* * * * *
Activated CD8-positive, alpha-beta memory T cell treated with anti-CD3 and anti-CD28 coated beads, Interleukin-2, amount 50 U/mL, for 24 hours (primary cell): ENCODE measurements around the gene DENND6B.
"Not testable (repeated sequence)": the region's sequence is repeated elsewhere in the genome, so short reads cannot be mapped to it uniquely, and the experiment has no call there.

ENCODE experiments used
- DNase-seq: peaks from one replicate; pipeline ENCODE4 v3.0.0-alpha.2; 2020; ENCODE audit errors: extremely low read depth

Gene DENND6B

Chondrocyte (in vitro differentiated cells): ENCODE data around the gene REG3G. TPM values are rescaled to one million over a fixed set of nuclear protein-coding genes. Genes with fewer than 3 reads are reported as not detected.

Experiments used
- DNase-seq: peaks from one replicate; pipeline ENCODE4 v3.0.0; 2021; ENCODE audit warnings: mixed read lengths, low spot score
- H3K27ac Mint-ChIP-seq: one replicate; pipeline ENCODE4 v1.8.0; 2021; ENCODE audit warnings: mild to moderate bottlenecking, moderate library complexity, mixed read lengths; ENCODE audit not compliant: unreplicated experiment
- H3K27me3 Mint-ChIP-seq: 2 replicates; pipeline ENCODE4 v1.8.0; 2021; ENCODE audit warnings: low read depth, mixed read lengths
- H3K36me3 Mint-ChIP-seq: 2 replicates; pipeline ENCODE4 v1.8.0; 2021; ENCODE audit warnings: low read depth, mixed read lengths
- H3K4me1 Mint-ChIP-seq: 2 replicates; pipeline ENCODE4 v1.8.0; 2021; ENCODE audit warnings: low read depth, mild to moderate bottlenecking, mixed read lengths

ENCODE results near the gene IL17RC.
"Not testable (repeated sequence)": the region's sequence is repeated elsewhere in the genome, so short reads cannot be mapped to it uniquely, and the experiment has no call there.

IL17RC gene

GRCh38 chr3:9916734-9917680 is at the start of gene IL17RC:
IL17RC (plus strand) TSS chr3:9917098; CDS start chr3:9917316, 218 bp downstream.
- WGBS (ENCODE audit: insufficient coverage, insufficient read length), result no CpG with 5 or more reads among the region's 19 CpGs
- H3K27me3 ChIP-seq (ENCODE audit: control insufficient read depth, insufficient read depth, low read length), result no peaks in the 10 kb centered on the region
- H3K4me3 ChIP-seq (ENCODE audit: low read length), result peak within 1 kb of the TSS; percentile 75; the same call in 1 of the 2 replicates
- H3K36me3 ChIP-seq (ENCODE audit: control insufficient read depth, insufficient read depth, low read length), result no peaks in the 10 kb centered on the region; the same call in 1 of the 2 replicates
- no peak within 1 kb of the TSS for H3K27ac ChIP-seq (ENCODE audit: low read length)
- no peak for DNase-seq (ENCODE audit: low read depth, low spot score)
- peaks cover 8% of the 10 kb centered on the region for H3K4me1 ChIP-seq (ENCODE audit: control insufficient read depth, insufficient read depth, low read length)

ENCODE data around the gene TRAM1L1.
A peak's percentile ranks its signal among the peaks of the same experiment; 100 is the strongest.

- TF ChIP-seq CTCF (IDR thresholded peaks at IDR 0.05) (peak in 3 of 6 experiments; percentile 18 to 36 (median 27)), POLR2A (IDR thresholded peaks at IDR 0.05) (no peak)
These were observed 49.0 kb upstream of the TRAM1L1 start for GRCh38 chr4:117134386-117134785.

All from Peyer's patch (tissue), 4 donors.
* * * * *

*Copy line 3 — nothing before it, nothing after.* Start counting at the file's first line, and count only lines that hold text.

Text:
ENCODE experiments used